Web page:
In an auto finance market being reshaped by change, there are three certainties that will drive future development, according to Toyota Financial Services.
While COVID-19 has added an extra layer of challenges as global car sales have been disrupted, these inherent factors remain core for OEMs, according to Martin Muessener, its vice-president of sales and marketing, Europe and Africa.
Firstly, the market is based around a physical device, the car. Cars may change, autonomy may reshape the interior, but there will always be a device that needs to be high quality, durable, reliable, cost-effective, and efficient.
Secondly, any physical device requires some form of support network, for handover, maintenance, repair, and end-of-use returns.
Finally, as a long-term asset, the device needs to be managed and sit on a balance sheet, with factors such as depreciation considered during its operation.
Muessener told a recent International Asset Finance Network Online seminar, sponsored by specialist software and services provider Alfa: “In that sense - device, place, balance sheet – that is what we bring.”
Within that framework, everything else may change, as the nature of car use shifts from ownership to usership, with large fleets supporting the travel needs of urban communities.
Muessener said: “Today most of the profit comes from making and selling cars and the current value chain, with parts, servicing, insurance and financial services.
“But it will gradually shift into revenues coming from transactions. Our industry will change from an asset business into a transaction business. We will learn to create revenues by mile, by minute and from services which you can book in the car.
“Services will be offered based on location that can be paid for through the car. We as an industry can make new revenues, which are only small transactions but in large volumes.
“There are many transactions over the lifetime of a car, and if we built our products to benefit from this, then we can make a great deal from it in future.”
However, this flexibility will bring additional change; consumers will increasingly utilise mobility technology that is brand agnostic, to deliver a journey rather than a manufacturer’s unique experience.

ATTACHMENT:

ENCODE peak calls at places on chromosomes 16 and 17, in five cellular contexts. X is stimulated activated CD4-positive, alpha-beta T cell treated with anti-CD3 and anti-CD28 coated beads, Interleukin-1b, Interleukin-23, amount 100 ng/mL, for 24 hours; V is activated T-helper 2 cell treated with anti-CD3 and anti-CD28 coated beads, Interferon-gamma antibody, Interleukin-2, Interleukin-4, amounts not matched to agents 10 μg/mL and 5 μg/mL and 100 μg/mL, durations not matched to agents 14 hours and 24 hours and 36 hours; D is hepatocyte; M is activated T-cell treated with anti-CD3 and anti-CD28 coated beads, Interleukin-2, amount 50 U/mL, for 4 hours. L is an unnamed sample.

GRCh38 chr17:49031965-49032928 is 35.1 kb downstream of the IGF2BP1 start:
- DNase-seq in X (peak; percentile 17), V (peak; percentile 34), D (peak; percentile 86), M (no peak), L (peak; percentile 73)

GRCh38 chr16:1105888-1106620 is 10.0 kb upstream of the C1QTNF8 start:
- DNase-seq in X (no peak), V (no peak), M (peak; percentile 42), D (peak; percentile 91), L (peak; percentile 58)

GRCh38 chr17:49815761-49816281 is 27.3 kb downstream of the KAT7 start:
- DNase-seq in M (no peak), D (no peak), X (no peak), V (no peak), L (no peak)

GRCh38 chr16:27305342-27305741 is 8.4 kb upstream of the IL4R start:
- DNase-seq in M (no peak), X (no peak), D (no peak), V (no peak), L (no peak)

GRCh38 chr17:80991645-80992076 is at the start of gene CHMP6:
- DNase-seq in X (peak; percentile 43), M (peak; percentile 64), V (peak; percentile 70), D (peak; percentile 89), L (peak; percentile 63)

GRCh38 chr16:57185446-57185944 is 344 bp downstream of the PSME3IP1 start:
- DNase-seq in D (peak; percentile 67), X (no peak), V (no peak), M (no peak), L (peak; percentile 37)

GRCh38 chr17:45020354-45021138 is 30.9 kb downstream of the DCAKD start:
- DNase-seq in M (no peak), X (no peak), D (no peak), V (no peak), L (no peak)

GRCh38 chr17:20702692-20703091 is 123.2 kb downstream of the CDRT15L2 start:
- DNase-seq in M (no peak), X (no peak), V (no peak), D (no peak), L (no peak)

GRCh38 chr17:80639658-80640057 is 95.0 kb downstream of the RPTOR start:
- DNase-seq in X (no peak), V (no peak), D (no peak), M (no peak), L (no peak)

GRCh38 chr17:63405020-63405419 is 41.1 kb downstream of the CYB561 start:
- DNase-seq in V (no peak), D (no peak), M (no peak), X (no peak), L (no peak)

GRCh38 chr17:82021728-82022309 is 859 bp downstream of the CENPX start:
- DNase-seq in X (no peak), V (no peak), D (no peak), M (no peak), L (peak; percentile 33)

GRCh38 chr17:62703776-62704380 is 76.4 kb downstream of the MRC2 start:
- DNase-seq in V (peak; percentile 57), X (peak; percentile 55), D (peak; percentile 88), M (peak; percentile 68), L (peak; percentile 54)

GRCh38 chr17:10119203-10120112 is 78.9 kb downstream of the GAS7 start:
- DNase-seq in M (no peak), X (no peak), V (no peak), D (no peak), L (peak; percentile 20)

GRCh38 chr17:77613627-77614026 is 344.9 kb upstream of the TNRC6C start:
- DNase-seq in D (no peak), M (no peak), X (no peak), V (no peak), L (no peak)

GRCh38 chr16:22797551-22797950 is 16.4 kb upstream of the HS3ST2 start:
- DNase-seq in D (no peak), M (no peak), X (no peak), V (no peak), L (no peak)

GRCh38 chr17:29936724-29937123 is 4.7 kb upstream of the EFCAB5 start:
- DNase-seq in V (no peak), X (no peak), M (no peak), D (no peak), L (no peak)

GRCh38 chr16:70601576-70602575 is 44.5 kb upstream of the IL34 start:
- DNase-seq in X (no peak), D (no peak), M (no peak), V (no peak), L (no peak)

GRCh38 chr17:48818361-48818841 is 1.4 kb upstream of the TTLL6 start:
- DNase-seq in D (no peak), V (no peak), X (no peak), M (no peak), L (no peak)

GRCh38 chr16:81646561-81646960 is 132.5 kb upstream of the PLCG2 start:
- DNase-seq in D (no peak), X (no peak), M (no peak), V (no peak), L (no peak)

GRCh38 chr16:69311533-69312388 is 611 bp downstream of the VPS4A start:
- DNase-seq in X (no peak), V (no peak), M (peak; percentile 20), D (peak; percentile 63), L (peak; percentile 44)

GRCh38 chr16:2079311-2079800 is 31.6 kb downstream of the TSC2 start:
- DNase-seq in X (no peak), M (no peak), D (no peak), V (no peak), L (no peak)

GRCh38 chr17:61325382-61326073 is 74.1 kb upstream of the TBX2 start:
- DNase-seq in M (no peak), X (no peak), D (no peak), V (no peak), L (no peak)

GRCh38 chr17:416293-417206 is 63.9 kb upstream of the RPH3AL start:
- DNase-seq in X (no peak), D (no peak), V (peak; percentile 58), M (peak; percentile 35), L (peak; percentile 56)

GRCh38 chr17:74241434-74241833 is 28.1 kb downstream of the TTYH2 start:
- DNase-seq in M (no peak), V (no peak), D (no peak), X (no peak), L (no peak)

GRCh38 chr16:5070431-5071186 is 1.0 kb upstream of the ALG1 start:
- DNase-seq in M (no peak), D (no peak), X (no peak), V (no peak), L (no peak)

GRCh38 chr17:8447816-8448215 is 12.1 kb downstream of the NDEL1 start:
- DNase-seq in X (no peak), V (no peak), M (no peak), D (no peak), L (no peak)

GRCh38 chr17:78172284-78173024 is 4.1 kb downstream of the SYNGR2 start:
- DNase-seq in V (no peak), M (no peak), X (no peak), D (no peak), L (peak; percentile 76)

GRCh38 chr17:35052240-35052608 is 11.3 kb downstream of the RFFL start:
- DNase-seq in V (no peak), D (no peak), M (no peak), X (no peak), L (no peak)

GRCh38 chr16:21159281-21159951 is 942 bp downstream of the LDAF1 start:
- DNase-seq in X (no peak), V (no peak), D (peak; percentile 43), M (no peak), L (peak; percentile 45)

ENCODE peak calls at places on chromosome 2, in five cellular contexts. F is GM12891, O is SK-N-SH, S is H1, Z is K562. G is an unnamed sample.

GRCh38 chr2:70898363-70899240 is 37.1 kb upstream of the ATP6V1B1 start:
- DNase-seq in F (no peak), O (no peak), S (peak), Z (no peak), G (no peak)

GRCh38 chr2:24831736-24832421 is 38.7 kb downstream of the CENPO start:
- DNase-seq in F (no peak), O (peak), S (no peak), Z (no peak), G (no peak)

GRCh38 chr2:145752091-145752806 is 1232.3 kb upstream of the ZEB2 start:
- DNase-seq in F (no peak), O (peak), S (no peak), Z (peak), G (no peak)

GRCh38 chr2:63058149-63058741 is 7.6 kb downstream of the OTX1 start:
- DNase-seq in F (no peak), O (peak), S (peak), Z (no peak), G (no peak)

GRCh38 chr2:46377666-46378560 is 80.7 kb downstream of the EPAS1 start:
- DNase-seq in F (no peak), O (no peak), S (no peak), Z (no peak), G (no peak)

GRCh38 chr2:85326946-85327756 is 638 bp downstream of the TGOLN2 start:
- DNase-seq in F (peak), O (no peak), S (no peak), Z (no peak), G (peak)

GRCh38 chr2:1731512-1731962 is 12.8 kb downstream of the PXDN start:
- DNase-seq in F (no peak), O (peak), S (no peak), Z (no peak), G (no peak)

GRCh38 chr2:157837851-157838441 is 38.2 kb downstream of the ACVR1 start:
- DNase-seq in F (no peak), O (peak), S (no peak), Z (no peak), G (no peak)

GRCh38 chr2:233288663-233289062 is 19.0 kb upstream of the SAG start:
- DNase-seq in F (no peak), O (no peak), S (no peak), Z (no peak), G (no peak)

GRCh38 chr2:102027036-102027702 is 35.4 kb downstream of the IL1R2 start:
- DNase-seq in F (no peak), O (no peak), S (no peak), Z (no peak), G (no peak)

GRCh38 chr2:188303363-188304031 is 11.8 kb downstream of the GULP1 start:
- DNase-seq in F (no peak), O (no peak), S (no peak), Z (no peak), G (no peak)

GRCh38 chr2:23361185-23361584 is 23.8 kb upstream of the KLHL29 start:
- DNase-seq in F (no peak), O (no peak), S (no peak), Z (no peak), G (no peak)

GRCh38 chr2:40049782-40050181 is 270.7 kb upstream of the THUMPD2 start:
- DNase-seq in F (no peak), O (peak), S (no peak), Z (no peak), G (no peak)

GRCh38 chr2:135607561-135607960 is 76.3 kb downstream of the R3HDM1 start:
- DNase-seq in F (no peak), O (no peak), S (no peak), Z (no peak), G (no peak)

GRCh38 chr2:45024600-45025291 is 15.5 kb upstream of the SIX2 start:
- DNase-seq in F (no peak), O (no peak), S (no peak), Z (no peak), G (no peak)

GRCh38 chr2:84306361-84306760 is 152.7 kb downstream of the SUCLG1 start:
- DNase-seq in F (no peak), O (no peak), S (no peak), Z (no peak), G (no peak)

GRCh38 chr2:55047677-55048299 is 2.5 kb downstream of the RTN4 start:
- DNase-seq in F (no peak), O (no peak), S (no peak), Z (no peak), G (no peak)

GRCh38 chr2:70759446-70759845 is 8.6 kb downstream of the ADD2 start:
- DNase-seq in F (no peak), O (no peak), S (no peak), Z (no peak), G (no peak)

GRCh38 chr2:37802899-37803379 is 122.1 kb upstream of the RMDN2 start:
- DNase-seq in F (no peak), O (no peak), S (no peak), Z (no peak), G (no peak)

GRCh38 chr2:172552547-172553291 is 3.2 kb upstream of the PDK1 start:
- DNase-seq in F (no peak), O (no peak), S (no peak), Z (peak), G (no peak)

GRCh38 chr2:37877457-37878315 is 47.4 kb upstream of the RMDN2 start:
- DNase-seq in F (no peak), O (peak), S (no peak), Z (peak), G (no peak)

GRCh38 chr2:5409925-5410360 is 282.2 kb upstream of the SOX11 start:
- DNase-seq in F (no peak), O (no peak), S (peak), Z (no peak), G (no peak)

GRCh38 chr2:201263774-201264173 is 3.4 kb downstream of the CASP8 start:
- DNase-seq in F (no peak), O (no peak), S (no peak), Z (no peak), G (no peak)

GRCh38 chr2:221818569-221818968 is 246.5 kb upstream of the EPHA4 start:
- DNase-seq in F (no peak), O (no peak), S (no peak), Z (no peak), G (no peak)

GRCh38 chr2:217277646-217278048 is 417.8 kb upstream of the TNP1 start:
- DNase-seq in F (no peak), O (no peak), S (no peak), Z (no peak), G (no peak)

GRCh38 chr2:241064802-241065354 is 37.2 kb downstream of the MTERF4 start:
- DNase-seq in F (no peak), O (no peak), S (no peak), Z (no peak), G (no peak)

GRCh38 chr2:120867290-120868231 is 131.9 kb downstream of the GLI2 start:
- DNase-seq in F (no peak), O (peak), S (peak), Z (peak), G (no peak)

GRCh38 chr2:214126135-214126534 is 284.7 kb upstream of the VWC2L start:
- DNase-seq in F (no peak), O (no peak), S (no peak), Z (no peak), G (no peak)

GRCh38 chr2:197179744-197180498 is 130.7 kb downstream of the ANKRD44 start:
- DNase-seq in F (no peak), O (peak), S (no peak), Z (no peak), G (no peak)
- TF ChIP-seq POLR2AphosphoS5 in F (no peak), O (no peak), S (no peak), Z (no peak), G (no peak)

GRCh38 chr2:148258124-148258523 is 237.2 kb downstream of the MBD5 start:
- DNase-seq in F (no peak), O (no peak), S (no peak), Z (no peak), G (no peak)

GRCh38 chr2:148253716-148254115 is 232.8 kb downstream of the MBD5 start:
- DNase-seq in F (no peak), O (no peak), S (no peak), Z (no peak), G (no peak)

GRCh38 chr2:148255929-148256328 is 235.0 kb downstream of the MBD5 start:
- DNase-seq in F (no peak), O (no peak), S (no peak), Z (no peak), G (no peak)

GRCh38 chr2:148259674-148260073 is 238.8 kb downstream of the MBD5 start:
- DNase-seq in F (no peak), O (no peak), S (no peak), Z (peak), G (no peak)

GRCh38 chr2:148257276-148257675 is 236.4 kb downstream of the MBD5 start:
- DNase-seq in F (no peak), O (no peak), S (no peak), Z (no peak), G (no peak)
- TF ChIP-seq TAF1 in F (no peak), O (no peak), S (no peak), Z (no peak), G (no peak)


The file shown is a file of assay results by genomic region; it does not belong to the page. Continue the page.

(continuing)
In response, manufacturers are developing their own mobility arms to capture customer loyalty through platforms rather than products.
Asset Finance International reported at the start of 2019 on the launch of Kinto, a new mobility brand from Toyota, which is expanding globally to offer a range of services, ranging from car sharing and flexible leasing to other shared transport solutions.
This included the rebranding of Inchcape Fleet Solutions as Kinto after it was acquired last year.
Muessener said: “For end-users hailing a ride, taking a shared car, or subscribing to a car for two months, they will be less interested in the brand. That makes it more important to build up service brands such as Kinto.
“I can’t imagine 10 or 20 mobility services in a single area; this would never be economical. The winner will take it all and maybe leave two or three competing brands.
“Relationships with cities are also important. They have the pain with pollution, congestion and parking. Collaborating with cities to resolve those problems with future mobility solutions is key. We regard cities as a customer.”
* To read more of Martin Muessener’s market outlook, including the future of electric vehicles, and view the results of a survey into industry attitudes, download our IAFN Online session summary below.